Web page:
Yesterday, this paper carried a report about cops who are on the hunt for a man who harassed a woman inside the city’s newest public transport arm, the Metro. According to the victim, a Mulund resident, a man kept staring at her all the way from Ghatkopar to D N Nagar station, making her extremely uncomfortable. She lodged a complaint and the police were looking for the man on the basis of her complaint, with the help of a sketch.
In the report, there are women who have spoken out about how men take advantage of a crowd to touch women inappropriately or stare at them or make gestures.
The Mumbai Metro needs a separate compartment or at least a demarcated half compartment for women. Just like our local trains have compartments reserved for women, so should this arm of public transport. Though the platforms are crowded, women must feel they are in a safe space, once inside the metro itself.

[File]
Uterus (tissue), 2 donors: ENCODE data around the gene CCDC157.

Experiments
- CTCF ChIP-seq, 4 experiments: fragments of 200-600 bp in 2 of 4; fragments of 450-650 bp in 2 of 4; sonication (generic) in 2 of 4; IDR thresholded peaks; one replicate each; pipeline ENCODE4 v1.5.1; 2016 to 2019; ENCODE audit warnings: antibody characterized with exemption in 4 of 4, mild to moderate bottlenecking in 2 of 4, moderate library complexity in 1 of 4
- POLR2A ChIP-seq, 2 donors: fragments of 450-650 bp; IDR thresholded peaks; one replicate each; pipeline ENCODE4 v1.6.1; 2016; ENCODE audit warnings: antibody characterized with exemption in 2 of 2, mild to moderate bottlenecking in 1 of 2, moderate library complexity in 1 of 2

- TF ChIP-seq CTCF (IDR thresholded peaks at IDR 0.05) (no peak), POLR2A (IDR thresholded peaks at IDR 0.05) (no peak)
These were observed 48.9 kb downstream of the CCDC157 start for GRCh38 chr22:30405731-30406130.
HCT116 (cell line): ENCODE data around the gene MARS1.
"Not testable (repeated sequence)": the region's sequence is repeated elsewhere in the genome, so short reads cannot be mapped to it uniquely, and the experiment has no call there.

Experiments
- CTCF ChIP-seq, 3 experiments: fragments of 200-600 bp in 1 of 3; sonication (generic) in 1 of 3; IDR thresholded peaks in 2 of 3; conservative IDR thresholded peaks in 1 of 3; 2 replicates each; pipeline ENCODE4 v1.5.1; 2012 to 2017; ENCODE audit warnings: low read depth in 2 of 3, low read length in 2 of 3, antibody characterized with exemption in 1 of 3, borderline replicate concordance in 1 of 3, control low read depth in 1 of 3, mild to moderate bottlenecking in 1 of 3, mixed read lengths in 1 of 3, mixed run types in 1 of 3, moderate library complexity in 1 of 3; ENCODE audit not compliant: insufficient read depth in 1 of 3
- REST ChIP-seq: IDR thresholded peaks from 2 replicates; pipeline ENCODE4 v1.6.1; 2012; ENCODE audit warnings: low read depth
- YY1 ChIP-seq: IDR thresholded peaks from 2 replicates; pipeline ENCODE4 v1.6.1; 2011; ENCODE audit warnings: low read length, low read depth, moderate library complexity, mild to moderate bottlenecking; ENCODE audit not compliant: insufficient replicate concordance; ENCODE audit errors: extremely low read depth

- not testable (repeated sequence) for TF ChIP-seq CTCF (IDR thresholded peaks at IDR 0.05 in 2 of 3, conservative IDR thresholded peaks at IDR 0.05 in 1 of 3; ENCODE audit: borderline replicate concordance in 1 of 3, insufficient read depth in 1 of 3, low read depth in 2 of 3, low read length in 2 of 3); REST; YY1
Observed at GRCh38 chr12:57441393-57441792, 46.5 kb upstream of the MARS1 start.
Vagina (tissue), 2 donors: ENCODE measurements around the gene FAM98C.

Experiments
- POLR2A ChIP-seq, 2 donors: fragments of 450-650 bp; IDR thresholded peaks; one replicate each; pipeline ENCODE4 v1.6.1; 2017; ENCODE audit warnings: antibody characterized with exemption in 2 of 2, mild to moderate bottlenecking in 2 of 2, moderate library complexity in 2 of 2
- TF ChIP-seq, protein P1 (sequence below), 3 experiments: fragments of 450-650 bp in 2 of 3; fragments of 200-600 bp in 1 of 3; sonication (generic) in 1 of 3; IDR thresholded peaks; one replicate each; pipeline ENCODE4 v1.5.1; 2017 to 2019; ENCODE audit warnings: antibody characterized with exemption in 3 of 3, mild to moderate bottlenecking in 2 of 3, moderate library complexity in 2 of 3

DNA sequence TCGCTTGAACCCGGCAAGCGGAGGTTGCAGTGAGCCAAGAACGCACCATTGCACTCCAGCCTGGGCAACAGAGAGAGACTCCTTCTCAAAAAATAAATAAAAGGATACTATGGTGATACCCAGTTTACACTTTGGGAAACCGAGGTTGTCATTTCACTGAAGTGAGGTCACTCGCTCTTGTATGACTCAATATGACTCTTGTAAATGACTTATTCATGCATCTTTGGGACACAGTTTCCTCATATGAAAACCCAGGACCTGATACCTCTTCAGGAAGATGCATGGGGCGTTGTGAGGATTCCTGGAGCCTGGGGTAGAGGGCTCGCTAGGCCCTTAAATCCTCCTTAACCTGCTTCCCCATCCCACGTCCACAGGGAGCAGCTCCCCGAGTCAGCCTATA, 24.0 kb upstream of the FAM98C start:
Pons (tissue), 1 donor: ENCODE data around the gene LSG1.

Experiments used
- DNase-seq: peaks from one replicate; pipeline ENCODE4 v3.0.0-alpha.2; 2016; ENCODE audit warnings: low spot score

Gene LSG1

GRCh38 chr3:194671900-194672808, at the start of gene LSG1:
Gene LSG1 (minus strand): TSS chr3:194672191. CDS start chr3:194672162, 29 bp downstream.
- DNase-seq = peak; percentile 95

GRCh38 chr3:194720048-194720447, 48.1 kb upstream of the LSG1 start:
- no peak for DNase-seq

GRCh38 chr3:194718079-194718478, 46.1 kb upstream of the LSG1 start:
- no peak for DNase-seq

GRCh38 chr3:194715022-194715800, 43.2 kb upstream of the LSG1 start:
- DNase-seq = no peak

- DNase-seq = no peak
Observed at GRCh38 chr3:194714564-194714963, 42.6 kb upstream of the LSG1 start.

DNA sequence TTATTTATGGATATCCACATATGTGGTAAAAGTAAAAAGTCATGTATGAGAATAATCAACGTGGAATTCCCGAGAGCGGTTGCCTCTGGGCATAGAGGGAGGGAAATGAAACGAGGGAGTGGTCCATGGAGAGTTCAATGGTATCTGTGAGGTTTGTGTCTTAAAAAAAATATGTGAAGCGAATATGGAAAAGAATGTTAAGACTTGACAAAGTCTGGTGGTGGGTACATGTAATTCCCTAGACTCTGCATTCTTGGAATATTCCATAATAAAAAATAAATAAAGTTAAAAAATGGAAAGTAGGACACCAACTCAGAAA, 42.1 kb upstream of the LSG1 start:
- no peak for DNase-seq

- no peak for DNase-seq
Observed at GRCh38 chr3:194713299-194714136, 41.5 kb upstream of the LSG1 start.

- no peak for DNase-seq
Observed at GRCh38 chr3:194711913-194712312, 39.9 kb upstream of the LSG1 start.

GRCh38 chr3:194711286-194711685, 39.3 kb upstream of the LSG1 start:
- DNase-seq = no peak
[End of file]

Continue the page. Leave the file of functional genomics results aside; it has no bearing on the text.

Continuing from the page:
While the facility may have alarms and other avenues through which women can complain, harassment often falls in a very grey area. If a man stares at a woman, some people may not agree it amounts to harassment; the man may wriggle out saying that he had not been staring at her but merely looking ahead. Even with CCTV cameras in the Metro, these things become very difficult to prove.
One must not wait for women to complain to make a separate compartment for women. This should have been thought of and demarcated at inception itself, like most public transport facilities have. Because of the crowds and sheer numbers in the city, it makes sense to have a separate compartment for women. A majority of harassment cases take place at crowded public venues. Even BEST buses demarcated special seats for women and actually increased that number, in part to tackle the harassment problem. It is time the metro seriously thought of and acted upon a separate space for women.
Though a majority of women may be feeling safe and it would be unfair to make sweeping generalisations, a compartment for women makes sense in the current scenario.